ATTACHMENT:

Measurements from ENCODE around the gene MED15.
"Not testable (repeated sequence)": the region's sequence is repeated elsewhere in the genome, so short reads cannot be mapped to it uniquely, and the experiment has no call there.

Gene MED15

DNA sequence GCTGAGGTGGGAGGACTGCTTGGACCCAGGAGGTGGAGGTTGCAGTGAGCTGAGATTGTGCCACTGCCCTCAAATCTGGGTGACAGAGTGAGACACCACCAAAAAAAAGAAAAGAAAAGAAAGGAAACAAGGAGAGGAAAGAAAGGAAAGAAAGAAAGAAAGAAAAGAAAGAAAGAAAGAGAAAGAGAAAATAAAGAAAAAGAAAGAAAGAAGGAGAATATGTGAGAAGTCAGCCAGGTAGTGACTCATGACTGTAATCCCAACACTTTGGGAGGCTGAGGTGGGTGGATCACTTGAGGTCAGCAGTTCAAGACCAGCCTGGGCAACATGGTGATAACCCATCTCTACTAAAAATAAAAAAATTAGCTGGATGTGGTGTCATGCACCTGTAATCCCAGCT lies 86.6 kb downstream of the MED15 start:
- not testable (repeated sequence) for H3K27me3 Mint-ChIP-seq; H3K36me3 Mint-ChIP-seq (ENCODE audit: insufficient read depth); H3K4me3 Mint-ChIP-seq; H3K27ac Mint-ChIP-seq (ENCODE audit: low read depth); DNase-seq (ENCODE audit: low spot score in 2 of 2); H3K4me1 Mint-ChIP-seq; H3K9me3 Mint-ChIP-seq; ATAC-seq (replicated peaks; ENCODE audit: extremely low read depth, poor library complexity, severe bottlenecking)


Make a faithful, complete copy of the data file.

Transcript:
Measurements from ENCODE around the gene MED15.
"Not testable (repeated sequence)": the region's sequence is repeated elsewhere in the genome, so short reads cannot be mapped to it uniquely, and the experiment has no call there.

Gene MED15

DNA sequence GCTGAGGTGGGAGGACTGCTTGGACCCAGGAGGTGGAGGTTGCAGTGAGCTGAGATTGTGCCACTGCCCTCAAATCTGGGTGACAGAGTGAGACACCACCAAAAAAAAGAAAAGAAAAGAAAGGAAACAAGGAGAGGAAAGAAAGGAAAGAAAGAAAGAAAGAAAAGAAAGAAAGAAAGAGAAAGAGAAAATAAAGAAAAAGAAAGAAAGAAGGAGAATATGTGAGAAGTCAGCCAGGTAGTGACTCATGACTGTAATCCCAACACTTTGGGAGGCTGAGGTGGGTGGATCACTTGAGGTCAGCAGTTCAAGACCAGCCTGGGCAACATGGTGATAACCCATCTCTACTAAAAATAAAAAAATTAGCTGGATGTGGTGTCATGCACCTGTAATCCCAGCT lies 86.6 kb downstream of the MED15 start:
- not testable (repeated sequence) for H3K27me3 Mint-ChIP-seq; H3K36me3 Mint-ChIP-seq (ENCODE audit: insufficient read depth); H3K4me3 Mint-ChIP-seq; H3K27ac Mint-ChIP-seq (ENCODE audit: low read depth); DNase-seq (ENCODE audit: low spot score in 2 of 2); H3K4me1 Mint-ChIP-seq; H3K9me3 Mint-ChIP-seq; ATAC-seq (replicated peaks; ENCODE audit: extremely low read depth, poor library complexity, severe bottlenecking)